Schuon would say that the world is inevitably winding down through time, as it falls increasingly far from its timeless source. But I say, so long as single infant can grow up and know the Godhead, it is winding up. Schuon would say that human beings are well into the "beginning of the end," i.e., the "Kali yuga." Aurobindo might say that we are only just now approaching the end of the beginning, as mankind learns to colonize and expand its own psychic space, which converges upon the Divine mind. For example, in his own case, he wrote (in 1914, by which time he had realized all that could be realized from the standpoint of traditional yoga) that "what I thought were results are nothing more than a preparation. I feel as though I have done nothing yet, as though I have not lived the spiritual life, only entered the path that leads to it."
Aurobindo begins with the principle -- as indeed you must -- that all is one, and that that One is God, or Brahman. In other words, Reality is not a "sum" but a unity; all multiplicity, all differences and variations, exist within that prior oneness: "From that all variations begin, in that all variations consist, to that all variations return." God is the "Alpha and Omega," the "One besides whom there is nothing else existent." Only it is ultimately Real. To the extent that we really exist, it is only because we partake of that Being.
As such, it is an artificial distinction to radically separate being from becoming, as I believe Schuon does. For if God is one, then becoming partakes of being as well. True, there is a "dark and silent" aspect of God, that is, the Godhead that may only be unKnown in the luminous darkness of mystical union. But there is another side -- literally -- to the story, and that is the "active" aspect of God, part of which is this Creation. As Aurobindo writes, "The fundamental truth of Being must necessarily be the fundamental truth of Becoming. All is a manifestation of That."
This is simply another way of saying that the "becoming" represented by cosmic evolution is nothing but a necessary consequence of God's Being, as it is deployed in time, so to speak. Again, Schuon would say that the world of "becoming" is only becoming less and less as time goes by. Could this possibly be true? We really only have three choices: either it is becoming less, becoming more, or staying the same. The latter cannot be the case, since only God by definition "stays the same," being that he is eternal. But his eternity participates in time -- indeed, time is simply the moving image of eternity, or God in Motion, so to speak. And I just cannot accept the idea that time represents God's "deterioration." Rather, the specific reason why time is anti-entropic is because its substance is God. It's the reason why dust comes to life and monkeys compose symphonies.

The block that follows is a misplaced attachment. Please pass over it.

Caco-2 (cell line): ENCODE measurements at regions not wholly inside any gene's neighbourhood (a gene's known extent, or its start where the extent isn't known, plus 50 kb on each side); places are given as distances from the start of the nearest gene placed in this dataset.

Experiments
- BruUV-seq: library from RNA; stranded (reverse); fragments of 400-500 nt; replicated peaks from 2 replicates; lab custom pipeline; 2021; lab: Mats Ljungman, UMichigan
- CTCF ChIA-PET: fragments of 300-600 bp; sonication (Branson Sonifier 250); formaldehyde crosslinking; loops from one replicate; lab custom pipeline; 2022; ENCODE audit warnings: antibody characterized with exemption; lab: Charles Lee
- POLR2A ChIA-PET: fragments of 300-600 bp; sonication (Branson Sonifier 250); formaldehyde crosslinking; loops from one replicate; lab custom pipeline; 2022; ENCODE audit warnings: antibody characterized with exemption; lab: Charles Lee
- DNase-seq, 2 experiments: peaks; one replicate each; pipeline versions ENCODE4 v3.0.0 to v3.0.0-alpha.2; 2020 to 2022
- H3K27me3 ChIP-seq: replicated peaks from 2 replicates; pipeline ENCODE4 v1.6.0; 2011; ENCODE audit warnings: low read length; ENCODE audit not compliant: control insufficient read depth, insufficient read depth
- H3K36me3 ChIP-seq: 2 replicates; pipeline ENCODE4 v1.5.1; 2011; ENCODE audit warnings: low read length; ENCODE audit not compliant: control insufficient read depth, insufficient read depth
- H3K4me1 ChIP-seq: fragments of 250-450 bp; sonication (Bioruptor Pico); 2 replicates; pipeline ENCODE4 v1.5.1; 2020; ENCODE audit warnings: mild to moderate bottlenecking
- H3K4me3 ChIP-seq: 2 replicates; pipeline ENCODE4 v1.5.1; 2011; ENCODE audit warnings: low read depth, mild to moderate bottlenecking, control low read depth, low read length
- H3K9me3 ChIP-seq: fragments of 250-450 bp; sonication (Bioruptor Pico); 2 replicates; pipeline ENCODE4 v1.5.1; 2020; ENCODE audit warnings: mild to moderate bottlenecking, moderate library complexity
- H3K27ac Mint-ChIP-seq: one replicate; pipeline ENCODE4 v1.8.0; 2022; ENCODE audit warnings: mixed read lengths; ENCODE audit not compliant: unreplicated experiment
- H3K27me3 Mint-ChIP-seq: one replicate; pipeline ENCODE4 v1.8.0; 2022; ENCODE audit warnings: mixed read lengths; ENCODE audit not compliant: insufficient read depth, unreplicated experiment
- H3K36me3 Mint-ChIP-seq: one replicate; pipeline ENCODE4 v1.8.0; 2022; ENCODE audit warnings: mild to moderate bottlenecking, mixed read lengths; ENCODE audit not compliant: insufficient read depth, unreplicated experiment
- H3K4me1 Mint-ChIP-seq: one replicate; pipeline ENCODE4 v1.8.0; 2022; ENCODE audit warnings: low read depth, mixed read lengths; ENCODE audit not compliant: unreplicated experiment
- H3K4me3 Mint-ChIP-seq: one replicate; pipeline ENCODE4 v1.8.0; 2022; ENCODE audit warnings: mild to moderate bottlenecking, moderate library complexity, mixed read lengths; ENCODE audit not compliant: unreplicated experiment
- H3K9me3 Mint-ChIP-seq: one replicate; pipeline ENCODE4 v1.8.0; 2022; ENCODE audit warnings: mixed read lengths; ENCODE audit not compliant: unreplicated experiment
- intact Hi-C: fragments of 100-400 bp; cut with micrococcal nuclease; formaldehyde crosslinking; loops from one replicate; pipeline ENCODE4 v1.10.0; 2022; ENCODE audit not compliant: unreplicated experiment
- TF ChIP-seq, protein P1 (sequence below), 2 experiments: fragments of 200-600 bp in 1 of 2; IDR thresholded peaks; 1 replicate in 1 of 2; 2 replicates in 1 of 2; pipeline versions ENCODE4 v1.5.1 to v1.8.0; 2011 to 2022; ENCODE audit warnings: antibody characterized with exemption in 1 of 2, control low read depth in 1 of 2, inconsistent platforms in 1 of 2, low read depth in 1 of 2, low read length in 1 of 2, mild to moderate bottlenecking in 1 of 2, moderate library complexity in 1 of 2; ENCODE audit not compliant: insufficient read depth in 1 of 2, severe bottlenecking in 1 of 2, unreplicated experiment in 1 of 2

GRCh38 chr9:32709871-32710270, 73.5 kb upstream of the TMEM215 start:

Now, there are evolutionary worlds and non-evolutionary worlds, and it is critical to maintain their distinction. For example, the world of revelation is a non-evolutionary world. It is intended to help us understand the timeless truths of our evolutionary world, but that can hardly mean that the world itself is not evolving. Rather, that's the whole point. Precisely because the phenomenal world is changing, we need a way to understand its deeper truth, whether it is scientific truth or moral and theological truth. Again, the whole point, say, of Genesis, is not that it describes things that happened long ago and once and for all, but that it describes what happens every time, over and over. Likewise, creation didn't just happen 13.7 billion years ago or 6,000 years ago, but continuously.
Let us think of the Creation as a "bridge" between becoming and divine Being. Naturally, the bridge must be built in time. Furthermore, it goes without saying that this bridge could never be built "from the bottom up," like a Tower of Babel. Rather, the only reason it can be built at all is again because God is the material, the ladder, the rungs, and the destination. Looked at in this way, ours is not a "God of the gaps." Rather, precisely the opposite: God is a God of the gaplessness, specifically, the lack of any real gap between matter and life, life and mind, mind and spirit, and spirit and God. In the absence of God, this is indeed a gap-filled universe, with no way to account for the ontological discontinuities. In other words, the only way you can get from matter to life or ape to man is because of the very gaplessness of God.
You might say that evolution "presses upward," but that it could never arrive anywhere in the absence of God "pressing downward," so to speak. A quintessential example of this is Christ, or even the Christ principle, if you prefer. No matter how hard man "pushed against the sky," he could not have produced a messiah on his own. Rather, the ascending pressure must be met by a descending response, which creates a kind of "whirlpool" where spiritual activity takes place. This is why, in your own life, as you press upward, God pushes downward.
Looked at in this way, there are "avatars" at every stage of evolution. For example, that first living being was an "avatar of matter," a divine descent. Life is already Divinity. It is sacred. And it is One.
To be continued....